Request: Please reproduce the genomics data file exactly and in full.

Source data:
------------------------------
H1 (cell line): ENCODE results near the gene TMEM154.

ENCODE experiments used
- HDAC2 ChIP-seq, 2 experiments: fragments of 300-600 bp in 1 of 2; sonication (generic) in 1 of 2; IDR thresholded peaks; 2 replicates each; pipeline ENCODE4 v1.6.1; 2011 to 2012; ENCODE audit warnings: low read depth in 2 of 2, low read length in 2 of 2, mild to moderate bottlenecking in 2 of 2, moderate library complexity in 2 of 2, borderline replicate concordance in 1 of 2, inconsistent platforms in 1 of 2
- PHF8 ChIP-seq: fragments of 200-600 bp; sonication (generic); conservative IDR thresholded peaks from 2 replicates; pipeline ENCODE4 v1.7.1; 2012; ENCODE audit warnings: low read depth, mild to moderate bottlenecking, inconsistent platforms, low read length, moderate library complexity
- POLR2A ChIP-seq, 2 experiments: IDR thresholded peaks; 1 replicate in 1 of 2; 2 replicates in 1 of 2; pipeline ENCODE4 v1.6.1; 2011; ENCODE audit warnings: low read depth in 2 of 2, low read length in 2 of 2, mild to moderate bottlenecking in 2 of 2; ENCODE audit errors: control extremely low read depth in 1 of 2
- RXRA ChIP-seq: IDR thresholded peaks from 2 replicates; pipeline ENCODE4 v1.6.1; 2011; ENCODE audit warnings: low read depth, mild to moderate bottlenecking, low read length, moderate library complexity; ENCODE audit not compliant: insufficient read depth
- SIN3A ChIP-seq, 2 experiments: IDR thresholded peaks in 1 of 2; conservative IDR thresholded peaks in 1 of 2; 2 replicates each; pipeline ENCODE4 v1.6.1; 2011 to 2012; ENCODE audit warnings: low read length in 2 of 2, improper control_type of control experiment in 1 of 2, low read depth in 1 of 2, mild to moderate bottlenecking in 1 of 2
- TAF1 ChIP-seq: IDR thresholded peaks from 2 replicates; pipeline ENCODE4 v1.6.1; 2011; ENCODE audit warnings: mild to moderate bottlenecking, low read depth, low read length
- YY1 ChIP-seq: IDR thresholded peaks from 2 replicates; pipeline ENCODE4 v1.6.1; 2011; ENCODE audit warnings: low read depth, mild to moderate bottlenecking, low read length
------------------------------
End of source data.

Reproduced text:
H1 (cell line): ENCODE results near the gene TMEM154.

ENCODE experiments used
- HDAC2 ChIP-seq, 2 experiments: fragments of 300-600 bp in 1 of 2; sonication (generic) in 1 of 2; IDR thresholded peaks; 2 replicates each; pipeline ENCODE4 v1.6.1; 2011 to 2012; ENCODE audit warnings: low read depth in 2 of 2, low read length in 2 of 2, mild to moderate bottlenecking in 2 of 2, moderate library complexity in 2 of 2, borderline replicate concordance in 1 of 2, inconsistent platforms in 1 of 2
- PHF8 ChIP-seq: fragments of 200-600 bp; sonication (generic); conservative IDR thresholded peaks from 2 replicates; pipeline ENCODE4 v1.7.1; 2012; ENCODE audit warnings: low read depth, mild to moderate bottlenecking, inconsistent platforms, low read length, moderate library complexity
- POLR2A ChIP-seq, 2 experiments: IDR thresholded peaks; 1 replicate in 1 of 2; 2 replicates in 1 of 2; pipeline ENCODE4 v1.6.1; 2011; ENCODE audit warnings: low read depth in 2 of 2, low read length in 2 of 2, mild to moderate bottlenecking in 2 of 2; ENCODE audit errors: control extremely low read depth in 1 of 2
- RXRA ChIP-seq: IDR thresholded peaks from 2 replicates; pipeline ENCODE4 v1.6.1; 2011; ENCODE audit warnings: low read depth, mild to moderate bottlenecking, low read length, moderate library complexity; ENCODE audit not compliant: insufficient read depth
- SIN3A ChIP-seq, 2 experiments: IDR thresholded peaks in 1 of 2; conservative IDR thresholded peaks in 1 of 2; 2 replicates each; pipeline ENCODE4 v1.6.1; 2011 to 2012; ENCODE audit warnings: low read length in 2 of 2, improper control_type of control experiment in 1 of 2, low read depth in 1 of 2, mild to moderate bottlenecking in 1 of 2
- TAF1 ChIP-seq: IDR thresholded peaks from 2 replicates; pipeline ENCODE4 v1.6.1; 2011; ENCODE audit warnings: mild to moderate bottlenecking, low read depth, low read length
- YY1 ChIP-seq: IDR thresholded peaks from 2 replicates; pipeline ENCODE4 v1.6.1; 2011; ENCODE audit warnings: low read depth, mild to moderate bottlenecking, low read length